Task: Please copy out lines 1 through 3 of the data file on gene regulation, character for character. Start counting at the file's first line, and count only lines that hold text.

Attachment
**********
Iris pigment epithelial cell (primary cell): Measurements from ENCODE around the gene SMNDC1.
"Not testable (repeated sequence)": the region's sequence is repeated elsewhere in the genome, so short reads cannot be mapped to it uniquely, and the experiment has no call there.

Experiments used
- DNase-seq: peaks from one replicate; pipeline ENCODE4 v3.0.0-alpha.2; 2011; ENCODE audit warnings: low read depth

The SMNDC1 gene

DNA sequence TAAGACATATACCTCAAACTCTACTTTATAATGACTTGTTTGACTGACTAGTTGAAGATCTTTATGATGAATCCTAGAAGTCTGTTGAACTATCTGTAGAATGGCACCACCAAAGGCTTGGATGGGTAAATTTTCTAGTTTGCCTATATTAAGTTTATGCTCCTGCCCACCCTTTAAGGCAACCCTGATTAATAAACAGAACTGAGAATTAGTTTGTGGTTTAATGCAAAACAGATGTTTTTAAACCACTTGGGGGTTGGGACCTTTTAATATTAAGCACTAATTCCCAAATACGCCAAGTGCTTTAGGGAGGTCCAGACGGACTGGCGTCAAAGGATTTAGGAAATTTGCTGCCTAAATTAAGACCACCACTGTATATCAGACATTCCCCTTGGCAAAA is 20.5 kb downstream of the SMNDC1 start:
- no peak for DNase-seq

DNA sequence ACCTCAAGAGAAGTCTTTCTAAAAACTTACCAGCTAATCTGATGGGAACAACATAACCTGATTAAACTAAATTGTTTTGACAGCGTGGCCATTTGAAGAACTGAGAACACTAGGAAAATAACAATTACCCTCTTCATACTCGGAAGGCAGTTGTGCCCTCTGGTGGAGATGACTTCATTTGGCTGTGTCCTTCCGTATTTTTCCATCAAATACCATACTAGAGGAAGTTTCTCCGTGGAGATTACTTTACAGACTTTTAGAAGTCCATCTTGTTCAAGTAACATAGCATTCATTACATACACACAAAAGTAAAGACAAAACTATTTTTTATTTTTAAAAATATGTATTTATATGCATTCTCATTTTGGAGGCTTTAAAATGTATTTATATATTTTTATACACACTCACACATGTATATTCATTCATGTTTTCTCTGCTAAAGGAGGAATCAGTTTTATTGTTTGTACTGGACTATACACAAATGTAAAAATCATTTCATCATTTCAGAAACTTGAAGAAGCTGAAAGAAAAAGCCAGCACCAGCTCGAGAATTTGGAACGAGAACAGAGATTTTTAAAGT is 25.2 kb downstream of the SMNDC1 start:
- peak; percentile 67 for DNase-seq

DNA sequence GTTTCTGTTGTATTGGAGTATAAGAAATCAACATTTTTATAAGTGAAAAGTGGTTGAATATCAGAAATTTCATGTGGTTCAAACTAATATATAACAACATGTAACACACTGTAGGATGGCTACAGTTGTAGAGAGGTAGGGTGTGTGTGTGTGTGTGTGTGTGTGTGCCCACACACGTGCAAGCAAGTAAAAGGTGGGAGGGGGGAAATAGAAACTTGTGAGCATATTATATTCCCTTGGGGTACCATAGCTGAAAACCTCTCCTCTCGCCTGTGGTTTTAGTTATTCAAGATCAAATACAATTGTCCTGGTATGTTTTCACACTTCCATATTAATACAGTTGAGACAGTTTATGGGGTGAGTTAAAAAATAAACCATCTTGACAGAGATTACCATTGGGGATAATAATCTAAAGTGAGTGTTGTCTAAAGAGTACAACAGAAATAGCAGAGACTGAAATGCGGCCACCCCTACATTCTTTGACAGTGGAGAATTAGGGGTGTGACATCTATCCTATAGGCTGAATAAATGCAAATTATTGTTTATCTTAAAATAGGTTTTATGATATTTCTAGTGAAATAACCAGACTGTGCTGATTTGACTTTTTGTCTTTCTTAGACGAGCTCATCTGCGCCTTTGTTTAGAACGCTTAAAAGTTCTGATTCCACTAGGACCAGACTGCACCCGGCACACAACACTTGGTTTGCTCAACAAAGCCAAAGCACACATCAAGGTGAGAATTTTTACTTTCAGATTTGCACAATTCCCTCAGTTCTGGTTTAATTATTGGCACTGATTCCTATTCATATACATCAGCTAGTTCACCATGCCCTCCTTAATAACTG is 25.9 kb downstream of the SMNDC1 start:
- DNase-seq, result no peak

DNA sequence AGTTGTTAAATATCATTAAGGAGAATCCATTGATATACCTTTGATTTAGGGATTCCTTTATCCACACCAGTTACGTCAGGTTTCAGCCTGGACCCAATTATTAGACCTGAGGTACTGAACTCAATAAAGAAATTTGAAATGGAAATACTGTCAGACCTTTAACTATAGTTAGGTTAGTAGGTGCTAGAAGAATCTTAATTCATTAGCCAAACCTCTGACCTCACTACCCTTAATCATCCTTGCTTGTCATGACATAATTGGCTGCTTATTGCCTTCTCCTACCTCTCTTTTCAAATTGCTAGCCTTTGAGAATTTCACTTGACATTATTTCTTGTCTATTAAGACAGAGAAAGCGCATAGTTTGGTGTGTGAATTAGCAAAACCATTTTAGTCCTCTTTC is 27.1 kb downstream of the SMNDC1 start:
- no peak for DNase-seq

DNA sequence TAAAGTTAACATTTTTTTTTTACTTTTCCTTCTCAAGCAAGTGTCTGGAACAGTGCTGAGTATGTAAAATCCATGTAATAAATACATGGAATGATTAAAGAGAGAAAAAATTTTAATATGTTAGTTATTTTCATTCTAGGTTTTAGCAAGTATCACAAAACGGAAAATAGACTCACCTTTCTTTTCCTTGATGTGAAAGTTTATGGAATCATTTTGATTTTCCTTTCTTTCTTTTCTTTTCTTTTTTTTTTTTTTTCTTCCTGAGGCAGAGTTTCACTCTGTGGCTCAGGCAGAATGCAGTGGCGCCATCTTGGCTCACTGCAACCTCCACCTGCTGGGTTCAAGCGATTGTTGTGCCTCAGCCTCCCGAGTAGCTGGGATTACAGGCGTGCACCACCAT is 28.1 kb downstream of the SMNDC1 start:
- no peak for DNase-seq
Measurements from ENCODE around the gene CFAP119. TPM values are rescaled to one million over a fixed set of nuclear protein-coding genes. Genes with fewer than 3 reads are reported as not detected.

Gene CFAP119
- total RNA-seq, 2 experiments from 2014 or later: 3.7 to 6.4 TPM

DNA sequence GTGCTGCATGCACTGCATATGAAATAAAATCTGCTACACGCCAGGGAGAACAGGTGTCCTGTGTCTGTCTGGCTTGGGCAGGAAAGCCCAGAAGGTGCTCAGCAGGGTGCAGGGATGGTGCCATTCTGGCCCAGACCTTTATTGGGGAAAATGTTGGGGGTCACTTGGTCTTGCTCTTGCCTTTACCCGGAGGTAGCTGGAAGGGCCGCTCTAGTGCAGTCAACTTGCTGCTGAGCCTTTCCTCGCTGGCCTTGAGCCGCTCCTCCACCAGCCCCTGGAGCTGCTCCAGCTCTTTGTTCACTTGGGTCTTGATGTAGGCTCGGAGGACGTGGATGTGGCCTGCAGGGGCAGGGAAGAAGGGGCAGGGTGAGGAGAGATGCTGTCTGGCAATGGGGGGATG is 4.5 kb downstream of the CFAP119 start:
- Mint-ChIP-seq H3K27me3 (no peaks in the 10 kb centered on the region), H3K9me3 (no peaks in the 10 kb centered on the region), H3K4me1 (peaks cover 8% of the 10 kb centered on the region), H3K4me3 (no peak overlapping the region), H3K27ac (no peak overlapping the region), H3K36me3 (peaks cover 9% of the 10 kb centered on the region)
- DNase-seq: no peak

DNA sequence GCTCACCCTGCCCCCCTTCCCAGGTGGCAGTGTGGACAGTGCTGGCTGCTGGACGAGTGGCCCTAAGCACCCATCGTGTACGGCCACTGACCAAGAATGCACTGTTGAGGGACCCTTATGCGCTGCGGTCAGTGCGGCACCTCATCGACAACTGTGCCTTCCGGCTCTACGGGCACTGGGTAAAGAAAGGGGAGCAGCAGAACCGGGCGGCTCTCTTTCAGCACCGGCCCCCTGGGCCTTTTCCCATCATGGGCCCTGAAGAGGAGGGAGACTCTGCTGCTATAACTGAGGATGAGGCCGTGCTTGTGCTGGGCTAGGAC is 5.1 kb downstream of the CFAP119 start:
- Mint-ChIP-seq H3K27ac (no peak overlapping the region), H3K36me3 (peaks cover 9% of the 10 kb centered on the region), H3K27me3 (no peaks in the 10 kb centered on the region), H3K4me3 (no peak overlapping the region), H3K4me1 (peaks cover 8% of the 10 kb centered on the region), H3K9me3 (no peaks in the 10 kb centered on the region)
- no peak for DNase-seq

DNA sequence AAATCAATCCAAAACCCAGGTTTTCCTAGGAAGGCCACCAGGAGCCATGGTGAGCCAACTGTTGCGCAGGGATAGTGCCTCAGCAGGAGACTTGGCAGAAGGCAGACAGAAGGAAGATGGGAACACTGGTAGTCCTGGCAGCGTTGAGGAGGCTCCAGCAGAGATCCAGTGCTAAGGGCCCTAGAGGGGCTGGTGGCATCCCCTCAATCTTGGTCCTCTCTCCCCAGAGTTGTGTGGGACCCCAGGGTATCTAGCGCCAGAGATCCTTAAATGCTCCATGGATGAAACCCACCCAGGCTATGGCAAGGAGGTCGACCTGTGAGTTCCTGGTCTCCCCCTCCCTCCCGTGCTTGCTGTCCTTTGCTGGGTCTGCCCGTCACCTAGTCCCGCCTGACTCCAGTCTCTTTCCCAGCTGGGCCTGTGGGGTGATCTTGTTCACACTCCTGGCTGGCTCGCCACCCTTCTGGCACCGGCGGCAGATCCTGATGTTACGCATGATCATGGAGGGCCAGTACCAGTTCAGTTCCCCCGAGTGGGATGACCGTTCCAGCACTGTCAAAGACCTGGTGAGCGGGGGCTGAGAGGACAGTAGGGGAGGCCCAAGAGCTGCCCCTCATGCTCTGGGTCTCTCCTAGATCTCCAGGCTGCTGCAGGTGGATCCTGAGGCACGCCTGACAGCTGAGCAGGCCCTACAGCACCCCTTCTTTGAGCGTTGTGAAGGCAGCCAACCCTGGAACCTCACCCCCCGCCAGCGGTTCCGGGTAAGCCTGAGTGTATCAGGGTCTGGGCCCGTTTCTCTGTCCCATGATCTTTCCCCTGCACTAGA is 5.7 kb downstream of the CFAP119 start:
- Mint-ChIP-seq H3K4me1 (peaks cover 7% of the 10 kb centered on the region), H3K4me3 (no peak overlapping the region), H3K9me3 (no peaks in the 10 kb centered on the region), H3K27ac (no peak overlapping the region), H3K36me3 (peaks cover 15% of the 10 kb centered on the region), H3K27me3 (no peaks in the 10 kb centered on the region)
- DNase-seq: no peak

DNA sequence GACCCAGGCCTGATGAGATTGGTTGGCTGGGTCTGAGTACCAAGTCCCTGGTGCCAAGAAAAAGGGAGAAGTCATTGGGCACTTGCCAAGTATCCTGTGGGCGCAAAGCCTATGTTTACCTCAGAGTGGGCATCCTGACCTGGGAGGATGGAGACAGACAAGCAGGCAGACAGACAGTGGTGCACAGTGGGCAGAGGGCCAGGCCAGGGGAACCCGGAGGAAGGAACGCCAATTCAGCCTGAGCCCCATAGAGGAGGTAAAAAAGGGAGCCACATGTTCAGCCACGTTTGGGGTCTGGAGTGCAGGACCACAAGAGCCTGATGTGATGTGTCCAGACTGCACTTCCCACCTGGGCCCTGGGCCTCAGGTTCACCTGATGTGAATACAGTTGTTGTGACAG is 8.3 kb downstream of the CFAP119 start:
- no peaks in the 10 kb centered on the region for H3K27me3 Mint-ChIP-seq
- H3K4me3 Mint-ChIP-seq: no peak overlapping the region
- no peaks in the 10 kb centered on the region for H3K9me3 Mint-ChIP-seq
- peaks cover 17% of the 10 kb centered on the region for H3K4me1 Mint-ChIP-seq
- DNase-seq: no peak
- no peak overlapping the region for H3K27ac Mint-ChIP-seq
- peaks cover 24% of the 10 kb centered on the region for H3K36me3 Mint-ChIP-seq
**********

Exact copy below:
Iris pigment epithelial cell (primary cell): Measurements from ENCODE around the gene SMNDC1.
"Not testable (repeated sequence)": the region's sequence is repeated elsewhere in the genome, so short reads cannot be mapped to it uniquely, and the experiment has no call there.

Experiments used